Microsoft on Tuesday updated Office 2016 for Mac with security patches and a host of smaller feature changes, but did not fix the constant-crash problem users have reported on OS X El Capitan, Apple’s newest operating system.

13
Sony packs even more power into its RX1R II full-frame compact camera

Imaging path. The big technology breakthrough in the RX1R II is fairly subtle: the variable optical low-pass filter. To recap the role of the OLPF , it slightly blurs the image to compensate for interference between the sensor grid and fine textures that cause unsightly wavy patterns and false color artifacts (together, it's called moire ). To date, you've had two choices: buy a camera with an OLFP-free sensor, like the previous RX1R or the Leica Q, or buy one with an OLPF and lose some sharpness. Sony's variable OLPF uses changes in voltage to determine the diffusion power of the filter. So you can determine the balance. Plus, Sony added an OLPF bracketing mode to take advantage of this tech. In addition, the RX1R II upgrades to the same 42.4MP BSI sensor that's in the A7R II.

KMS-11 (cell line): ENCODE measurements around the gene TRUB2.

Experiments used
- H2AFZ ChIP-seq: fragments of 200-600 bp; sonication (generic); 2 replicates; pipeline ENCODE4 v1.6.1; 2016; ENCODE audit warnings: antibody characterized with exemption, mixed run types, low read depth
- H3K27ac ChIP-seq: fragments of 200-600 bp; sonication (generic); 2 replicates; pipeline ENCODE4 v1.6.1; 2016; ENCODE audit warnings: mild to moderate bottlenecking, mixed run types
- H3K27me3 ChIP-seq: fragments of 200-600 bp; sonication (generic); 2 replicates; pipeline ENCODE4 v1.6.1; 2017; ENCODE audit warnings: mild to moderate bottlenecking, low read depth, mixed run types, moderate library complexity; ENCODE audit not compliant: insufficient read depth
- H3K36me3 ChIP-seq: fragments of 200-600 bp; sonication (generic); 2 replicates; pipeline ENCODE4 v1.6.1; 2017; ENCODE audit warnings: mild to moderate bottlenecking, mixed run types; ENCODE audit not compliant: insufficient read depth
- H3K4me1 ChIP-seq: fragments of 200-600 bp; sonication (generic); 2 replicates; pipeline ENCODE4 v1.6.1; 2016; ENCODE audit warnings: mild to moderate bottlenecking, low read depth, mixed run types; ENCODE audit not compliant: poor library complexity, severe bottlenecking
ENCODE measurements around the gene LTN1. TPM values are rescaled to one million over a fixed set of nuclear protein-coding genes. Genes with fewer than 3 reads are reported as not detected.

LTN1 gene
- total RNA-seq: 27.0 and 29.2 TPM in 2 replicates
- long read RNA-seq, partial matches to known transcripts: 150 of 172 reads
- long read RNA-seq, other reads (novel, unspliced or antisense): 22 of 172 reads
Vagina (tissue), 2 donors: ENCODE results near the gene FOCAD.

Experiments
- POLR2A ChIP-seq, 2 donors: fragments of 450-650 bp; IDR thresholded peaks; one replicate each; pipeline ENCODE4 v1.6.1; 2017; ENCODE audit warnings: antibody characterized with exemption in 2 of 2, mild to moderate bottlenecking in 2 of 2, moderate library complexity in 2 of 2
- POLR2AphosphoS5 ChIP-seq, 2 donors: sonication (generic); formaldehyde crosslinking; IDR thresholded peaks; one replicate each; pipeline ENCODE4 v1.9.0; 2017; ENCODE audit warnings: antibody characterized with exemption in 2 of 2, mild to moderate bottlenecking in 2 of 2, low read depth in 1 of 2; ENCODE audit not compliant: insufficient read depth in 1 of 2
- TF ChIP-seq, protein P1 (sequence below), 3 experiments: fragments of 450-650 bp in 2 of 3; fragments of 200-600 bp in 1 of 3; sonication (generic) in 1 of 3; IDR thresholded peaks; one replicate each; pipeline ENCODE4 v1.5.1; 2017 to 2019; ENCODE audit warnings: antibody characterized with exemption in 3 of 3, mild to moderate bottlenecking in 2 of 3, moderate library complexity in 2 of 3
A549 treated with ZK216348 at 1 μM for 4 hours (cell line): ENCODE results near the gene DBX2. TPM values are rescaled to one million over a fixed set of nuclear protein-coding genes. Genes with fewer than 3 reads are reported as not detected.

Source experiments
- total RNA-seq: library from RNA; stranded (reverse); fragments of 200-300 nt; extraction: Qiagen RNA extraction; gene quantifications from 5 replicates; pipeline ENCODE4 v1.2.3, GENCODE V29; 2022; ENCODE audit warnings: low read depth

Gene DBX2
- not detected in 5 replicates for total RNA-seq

14
French researchers have figured out a way to hack Siri from 16 feet away — without saying a word

And even if the hack didn’t work for a specific person, that doesn’t mean hackers couldn’t use it effectively on a crowd. If you sent signals out in busy area, you could potentially hack many devices at once, a high percentage of which could potentially be open to attack — especially if people weren’t paying attention to their phones or had them stored in their pockets or purse.

15
Netflix U.S. subscriber additions fall below estimates

Video-streaming service provider Netflix Inc reported third-quarter U.S. subscriber additions below its own forecast, blaming a transition to chip-based cards for the miss.

16
CIOs eye Dell-EMC merger with cautious optimism

CIOs have watched Dell and EMC’s changes from afar, conducting business with the companies while increasing their consumption of cloud services. But the massive merger portends change, even if its nature can't yet be quantified. Finnegan says he's optimistic about the merger means for Orvis, which he says is increasingly adopting a hybrid cloud computing model. Its point-of-sale system remains on premises, but it is in the process of moving its ERP and marketing systems to cloud services. He says he’s looking forward to what Dell and EMC build for a "guy like me that manages on-premises and cloud ... what are the tools and technology that they bring to the table that allows us to manage both really seamlessly?"

17
Google Calls For Translation Help For Refugees In Germany